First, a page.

The good: Garrett Gilbert had career highs for completions, attempts and passing yards. The bad: The Longhorns again had problems finishing drives, and he missed an open James Kirkendoll for a touchdown. The ugly: three turnovers, including one interception on a bad throw.
So basically, the "good" is that Garrett Gilbert threw the ball a lot. Like a SHITLOAD. No mention of the fact that most of the attempts (and completions and yards) came after the first-half turnovers put the Longhorns in a 30-minute passing situation in the second half. Also, no mention of the two fourth-down passes that were completed to receivers short of the first-down marker. The one touchdown the offense scored came with five minutes to go in the game and the Horns down 27-6.
OFFENSIVE LINE: B
For the first time all season, the line didn't commit any of those drive-killing holding penalties. Gilbert had fairly good pass protection; his interception was a bad read, not a case of having to rush the pass. But the running game again failed to take off.
Season average: B
I'm not sure what's funnier, the "B" grade for this game or the "B" grade for the season. The Longhorn offensive line is a circus. I've gotten B's before. Lots of them. I know how having a "B" feels. The Longhorn coaches are not heading into the film room with a "B" feeling.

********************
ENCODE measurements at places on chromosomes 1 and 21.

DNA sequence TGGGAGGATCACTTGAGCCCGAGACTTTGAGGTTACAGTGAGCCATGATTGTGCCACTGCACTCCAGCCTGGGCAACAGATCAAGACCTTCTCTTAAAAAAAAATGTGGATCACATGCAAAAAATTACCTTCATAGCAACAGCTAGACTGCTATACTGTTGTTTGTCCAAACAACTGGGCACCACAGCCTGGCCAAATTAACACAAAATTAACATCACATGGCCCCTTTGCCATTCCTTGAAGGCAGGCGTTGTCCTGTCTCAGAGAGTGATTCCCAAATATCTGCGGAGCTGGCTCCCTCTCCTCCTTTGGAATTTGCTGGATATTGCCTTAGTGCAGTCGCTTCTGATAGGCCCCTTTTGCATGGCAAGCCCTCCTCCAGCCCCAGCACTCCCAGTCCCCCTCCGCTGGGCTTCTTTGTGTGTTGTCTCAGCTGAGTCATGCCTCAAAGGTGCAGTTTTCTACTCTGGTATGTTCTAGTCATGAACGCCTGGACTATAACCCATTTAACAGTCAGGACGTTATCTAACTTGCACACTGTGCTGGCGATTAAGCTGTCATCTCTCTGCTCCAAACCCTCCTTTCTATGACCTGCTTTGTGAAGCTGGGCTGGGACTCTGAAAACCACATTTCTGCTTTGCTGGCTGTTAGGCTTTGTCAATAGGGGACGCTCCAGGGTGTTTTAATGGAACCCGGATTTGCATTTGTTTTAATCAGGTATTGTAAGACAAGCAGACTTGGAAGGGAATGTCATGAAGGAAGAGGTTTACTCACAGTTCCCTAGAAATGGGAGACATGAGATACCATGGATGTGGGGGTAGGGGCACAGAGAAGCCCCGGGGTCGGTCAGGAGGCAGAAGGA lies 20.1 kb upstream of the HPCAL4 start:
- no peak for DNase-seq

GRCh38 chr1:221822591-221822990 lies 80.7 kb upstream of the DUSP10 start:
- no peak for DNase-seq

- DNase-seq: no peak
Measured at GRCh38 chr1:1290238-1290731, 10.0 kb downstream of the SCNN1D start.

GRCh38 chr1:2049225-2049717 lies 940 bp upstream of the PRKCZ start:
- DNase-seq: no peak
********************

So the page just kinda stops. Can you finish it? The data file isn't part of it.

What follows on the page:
DEFENSIVE LINE: B
The Longhorns had an A+ first half but a C second half, hence a final B. UCLA mustered only 77 total yards in the first half but opened things up big-time over the final two quarters, when it appeared that Texas was losing the battles on the line. Sam Acho stood out, with a forced fumble, a sack and a fumble recovery. Jackson Jeffcoat got a sack as well. But it was a relatively quiet day for both Kheeston Randall and Eddie Jones.
Season average: A
Emmanuel Acho and Keenan Robinson had strong games again for Texas, tying for second-most tackles Saturday. They each had seven, and Acho also had a sack, a tackle for loss and a fumble recovery. Through four games, they have been Texas' most consistent linebackers. But a third solid backer needs to emerge from the ranks of Jared Norton, Dustin Earnest and Dravannti Johnson.
Season average: A
DEFENSIVE BACKS: A